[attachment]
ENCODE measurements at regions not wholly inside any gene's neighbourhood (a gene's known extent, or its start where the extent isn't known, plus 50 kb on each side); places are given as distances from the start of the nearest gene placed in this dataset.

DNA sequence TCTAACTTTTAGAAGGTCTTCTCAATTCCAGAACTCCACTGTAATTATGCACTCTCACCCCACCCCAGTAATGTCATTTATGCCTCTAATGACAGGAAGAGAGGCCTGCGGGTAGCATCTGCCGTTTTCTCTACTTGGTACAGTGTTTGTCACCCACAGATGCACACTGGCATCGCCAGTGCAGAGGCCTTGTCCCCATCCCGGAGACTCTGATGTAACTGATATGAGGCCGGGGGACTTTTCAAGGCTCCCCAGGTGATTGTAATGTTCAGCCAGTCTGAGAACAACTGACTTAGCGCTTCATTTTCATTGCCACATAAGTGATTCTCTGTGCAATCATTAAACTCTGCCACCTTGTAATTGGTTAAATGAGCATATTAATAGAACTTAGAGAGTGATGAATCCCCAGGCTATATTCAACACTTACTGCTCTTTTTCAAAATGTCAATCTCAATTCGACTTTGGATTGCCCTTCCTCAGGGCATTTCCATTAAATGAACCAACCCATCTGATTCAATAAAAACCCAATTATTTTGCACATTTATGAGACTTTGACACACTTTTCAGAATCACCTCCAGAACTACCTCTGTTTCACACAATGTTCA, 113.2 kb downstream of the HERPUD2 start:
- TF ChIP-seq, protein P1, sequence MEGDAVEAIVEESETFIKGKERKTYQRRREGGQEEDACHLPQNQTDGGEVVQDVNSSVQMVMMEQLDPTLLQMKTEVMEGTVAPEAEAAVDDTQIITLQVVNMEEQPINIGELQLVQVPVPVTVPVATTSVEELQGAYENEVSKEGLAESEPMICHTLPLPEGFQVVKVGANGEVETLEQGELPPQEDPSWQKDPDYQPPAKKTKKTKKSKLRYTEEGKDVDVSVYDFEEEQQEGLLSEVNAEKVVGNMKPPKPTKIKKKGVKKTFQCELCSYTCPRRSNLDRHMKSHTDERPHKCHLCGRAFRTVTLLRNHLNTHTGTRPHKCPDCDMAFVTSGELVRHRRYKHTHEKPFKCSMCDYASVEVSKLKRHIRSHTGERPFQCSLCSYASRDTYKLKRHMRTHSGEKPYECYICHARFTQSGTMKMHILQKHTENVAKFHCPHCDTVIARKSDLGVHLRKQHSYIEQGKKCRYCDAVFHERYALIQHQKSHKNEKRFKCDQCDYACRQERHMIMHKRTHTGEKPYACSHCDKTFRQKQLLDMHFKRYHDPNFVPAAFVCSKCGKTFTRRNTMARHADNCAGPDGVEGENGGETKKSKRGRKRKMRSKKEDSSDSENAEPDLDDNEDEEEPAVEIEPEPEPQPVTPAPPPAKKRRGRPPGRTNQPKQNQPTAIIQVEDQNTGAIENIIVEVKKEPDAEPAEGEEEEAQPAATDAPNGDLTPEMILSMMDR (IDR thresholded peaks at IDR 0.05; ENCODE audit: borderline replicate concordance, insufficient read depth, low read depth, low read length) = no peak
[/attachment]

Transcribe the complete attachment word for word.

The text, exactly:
ENCODE measurements at regions not wholly inside any gene's neighbourhood (a gene's known extent, or its start where the extent isn't known, plus 50 kb on each side); places are given as distances from the start of the nearest gene placed in this dataset.

DNA sequence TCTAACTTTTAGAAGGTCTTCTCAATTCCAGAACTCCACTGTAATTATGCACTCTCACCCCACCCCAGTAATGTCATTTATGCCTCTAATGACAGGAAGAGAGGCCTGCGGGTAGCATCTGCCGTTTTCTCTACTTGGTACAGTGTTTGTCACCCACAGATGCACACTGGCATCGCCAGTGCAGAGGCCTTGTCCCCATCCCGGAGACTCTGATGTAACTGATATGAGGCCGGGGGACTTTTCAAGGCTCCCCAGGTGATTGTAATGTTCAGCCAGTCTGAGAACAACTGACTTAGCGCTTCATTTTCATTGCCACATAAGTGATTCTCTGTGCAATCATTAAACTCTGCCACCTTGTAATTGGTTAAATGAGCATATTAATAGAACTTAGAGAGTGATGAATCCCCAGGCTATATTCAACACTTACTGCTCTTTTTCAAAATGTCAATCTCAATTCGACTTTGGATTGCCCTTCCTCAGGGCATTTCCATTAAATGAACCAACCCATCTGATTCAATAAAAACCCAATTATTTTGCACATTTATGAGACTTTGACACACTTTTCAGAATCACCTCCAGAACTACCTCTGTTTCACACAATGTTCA, 113.2 kb downstream of the HERPUD2 start:
- TF ChIP-seq, protein P1, sequence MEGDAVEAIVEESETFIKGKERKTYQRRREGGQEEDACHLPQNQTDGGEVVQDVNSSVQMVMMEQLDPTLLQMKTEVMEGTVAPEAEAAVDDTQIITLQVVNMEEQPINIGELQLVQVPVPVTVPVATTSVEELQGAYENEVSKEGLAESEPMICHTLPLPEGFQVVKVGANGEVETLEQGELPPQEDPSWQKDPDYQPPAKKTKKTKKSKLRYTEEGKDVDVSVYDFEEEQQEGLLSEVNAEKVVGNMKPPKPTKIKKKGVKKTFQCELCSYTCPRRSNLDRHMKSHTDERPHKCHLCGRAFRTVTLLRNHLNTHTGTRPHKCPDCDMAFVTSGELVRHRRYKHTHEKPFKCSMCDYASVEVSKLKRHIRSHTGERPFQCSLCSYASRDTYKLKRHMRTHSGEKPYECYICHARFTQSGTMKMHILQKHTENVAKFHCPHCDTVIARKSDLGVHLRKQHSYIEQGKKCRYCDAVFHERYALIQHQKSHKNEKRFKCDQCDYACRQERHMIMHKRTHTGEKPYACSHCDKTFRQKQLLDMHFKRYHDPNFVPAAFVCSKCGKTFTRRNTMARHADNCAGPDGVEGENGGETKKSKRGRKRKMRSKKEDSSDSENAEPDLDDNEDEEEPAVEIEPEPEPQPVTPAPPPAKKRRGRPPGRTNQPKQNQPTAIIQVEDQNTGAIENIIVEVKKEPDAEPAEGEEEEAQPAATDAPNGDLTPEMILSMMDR (IDR thresholded peaks at IDR 0.05; ENCODE audit: borderline replicate concordance, insufficient read depth, low read depth, low read length) = no peak